What happened to the Rockies? On July 11, the odds that they would make the playoffs were a healthy 64 percent, the highest of their season. Their third-order win percentage had hovered just below .550 for much of May and June, but their actual winning percentage stayed much more modestly around .500. But by July, the Rockies were finally bringing performance into line with expectations. Even as the surprise story of the early season—the emergence of a devilishly good Ubaldo Jimenez—began to falter, the bats came to life. In the month preceding the July 11 peak, Carlos Gonzalez batted .352/.386/.667, hit nine home runs, and stole five bases in 114 plate appearances. Seth Smith, another great terrorizer of right-handed pitching, hit .352/.413/.611 over the same stretch (albeit in just 63 plate appearances). Dexter Fowler returned from Triple-A Colorado Springs in late June and hit .280/.419/.560 in the 12 games leading up to July 11. Even Chris Iannetta, no stranger on the Colorado Springs-to-Denver express bus, rapped out a .256/.383/.615 line over the course of that month as a signal to the powers that be that he was ready to play.
On July 11, the Padres apparently slashed the Rockies’ sails. The game was in Colorado, one of the best run-scoring environments in baseball. Nevertheless, the stingy Padres (who had allowed the fewest runs in baseball), gave up seven runs but scored two runs in each of the seventh, eighth, and ninth innings to top the Rockies 9-7. A solitary two-run loss won’t move the needle much in the Pythagenpat department, but that game marked a turning point for the run-scoring and run-allowing tendencies. For the first time this season, the trend in the Rockies’ run differential had turned to the red. The following chart illustrates the phenomenon.
The red dashed line on the chart (read from the right-hand axis) shows the number of games the Rockies were above or below .500. As the heavy black line of runs allowed catches the sprightly, dashed purple line of runs scored, the Rockies saw their actual record take a brutal hit. They lost two of three to the Reds. Then they lost three of four to the Marlins. Next they were swept in a four-game series in Philadelphia. By the time they had lost the next two games to the Pirates, the Rockies had lost eight straight and were nine games back in the NL West. The next morning, their playoff odds stood at just 13 percent, the lowest they had been all season.
A Race as Cold as the Rockies
But the chart above is a little misleading, and there’s reason to believe the tails of the trendlines will soon cross again. Last Friday, the Rockies sent a clear message to Pythagoras as they beat the Cubs 17-2. Strangely enough, their third-order winning percentage was higher Monday morning than it had been all season (.562). That would put them on a 91-win clip the rest of the way and give them at least a fighting shot at the wild card. What’s more, the Rockies have faced the fifth-toughest schedule in the NL. Only one playoff contender—the Phillies—has faced a tougher slate of opponents.
In short, the Rockies have already hit rock bottom. In fact, they’ve begun to dig their way out. Winners of four straight, the Rockies should be able to cover for the likely loss of Dexter Fowler with their cadre of talented outfielders. In the wake of Fowler’s impending DL trip, standing pat at the deadline and refusing to trade any of their bats or starter Aaron Cook looks wiser and wiser. The Rockies have eight more games against the Giants (five at home), 12 more against the Dodgers (six at home), and six more against the Padres (three at home). That’s a lot of games against divisional teams holding playoff aspirations, and a streaking Rockies team could yet make the NL West race interesting.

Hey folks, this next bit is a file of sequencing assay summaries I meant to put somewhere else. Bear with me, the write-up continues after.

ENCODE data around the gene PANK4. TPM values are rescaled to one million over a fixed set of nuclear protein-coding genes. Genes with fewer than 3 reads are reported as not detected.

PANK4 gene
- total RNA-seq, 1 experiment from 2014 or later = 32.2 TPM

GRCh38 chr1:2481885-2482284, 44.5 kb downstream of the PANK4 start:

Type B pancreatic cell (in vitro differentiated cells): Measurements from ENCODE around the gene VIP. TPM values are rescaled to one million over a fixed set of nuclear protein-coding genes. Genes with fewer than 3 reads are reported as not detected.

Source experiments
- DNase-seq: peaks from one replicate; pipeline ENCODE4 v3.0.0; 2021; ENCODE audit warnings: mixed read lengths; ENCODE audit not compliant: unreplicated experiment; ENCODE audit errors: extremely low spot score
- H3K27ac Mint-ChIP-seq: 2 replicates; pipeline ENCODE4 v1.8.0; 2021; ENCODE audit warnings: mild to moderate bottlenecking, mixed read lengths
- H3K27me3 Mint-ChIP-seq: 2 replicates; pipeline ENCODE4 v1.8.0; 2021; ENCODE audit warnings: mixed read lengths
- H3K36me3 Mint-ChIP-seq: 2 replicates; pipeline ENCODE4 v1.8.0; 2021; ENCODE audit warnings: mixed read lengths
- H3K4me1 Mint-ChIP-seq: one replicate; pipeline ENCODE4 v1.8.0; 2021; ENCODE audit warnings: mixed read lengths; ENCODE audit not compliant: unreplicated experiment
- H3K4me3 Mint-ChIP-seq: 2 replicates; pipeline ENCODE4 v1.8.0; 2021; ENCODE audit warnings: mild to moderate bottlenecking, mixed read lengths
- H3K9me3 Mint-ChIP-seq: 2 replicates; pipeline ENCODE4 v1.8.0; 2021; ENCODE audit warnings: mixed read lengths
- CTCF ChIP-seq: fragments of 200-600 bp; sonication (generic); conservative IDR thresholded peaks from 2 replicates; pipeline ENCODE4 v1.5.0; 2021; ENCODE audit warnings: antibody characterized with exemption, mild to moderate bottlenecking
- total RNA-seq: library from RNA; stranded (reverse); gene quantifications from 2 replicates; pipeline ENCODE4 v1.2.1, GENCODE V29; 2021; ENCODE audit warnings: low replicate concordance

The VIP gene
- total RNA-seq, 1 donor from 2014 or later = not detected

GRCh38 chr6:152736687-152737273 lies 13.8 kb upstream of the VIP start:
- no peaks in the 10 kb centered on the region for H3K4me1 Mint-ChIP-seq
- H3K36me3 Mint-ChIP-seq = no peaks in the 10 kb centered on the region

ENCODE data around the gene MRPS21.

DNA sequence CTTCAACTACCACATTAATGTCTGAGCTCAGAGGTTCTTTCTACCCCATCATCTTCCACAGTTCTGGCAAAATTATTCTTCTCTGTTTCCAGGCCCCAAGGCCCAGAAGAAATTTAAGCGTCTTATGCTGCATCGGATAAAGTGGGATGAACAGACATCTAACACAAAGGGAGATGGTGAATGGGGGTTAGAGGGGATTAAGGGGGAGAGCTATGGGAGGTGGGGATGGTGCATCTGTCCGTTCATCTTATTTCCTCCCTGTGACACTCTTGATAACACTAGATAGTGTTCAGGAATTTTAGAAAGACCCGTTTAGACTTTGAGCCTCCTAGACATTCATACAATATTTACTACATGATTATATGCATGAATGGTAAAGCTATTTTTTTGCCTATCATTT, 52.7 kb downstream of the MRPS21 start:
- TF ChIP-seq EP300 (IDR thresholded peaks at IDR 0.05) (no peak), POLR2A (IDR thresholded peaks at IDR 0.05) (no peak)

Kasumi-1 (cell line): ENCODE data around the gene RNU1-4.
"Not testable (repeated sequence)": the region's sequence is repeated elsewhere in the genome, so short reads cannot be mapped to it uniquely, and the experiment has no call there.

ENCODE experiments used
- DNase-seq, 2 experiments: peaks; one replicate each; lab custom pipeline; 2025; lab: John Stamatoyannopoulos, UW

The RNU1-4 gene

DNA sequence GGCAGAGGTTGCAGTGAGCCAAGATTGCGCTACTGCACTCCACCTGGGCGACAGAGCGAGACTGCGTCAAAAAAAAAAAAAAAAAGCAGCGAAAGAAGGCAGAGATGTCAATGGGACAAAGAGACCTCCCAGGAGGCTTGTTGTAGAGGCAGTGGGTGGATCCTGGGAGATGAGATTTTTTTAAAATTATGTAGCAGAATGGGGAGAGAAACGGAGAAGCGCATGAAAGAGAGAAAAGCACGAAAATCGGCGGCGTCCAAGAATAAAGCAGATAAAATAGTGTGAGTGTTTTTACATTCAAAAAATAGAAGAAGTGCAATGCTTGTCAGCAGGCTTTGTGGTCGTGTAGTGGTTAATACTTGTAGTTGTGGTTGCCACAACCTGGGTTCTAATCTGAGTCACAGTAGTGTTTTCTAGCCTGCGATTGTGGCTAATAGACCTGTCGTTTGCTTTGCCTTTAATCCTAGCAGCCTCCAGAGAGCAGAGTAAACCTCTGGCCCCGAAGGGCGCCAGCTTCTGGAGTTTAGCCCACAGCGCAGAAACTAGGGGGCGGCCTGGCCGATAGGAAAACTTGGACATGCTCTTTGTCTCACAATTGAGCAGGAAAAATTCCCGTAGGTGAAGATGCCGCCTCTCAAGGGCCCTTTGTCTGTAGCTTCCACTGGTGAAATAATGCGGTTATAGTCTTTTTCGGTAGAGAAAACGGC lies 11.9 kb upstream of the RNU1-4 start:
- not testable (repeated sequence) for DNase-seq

The trouble for the Rockies is that they don’t have many games left against the other NL wild-card contenders. They host the Reds for a four-game set in early September, which is a good chance to make up ground. They play four in St. Louis to close out the season, but the Cardinals appear to be gaining steam in the Central. The Rockies have three at home against the Braves, but at 70 percent, Atlanta is the favorite to win the East. That leaves just the Phillies, who after their recent four-game sweep, will give the Rockies the satisfaction of only one more game.
Looking for Green Shoots
As the chart above shows, the turnaround will have to start with superior performances from the pitching staff. Since the All-Star break, Rockies pitchers have given up more runs (4.05 ERA before the break, 4.60 after) despite striking out more than a batter an inning (146 K in 144
The hitting remains a bit of a mystery. The most striking split this lineup has produced is the yawning gulf between their home and away performance. On Blake Street, the Rockies have collectively hit .304/.374/.494. On the road, the bats have feebly managed a .229/.307/.363 line. I’m as skeptical about home/road splits as the next saberist, but even after we expect those numbers to revert to the mean the evidence is clear the hitters are more successful at home. The point is illustrated starkly by the splits of their opponents, who have hit worse in Coors Field (.251/.311/.388) than they have at home (.257/.336/.390). I doubt the trend will continue in such relief (what trend does?), but it certainly explains the Rockies’ struggles on the road this year (they’re 20-32). As the split narrows, the Rockies should improve on the road, and perhaps in the standings.
Question of the Day
Are the Rockies’ 26 percent playoff odds a mirage, given the number of teams they have to leapfrog and games they have to make up? What strange alchemy gives them the highest third-order winning percentage in the NL?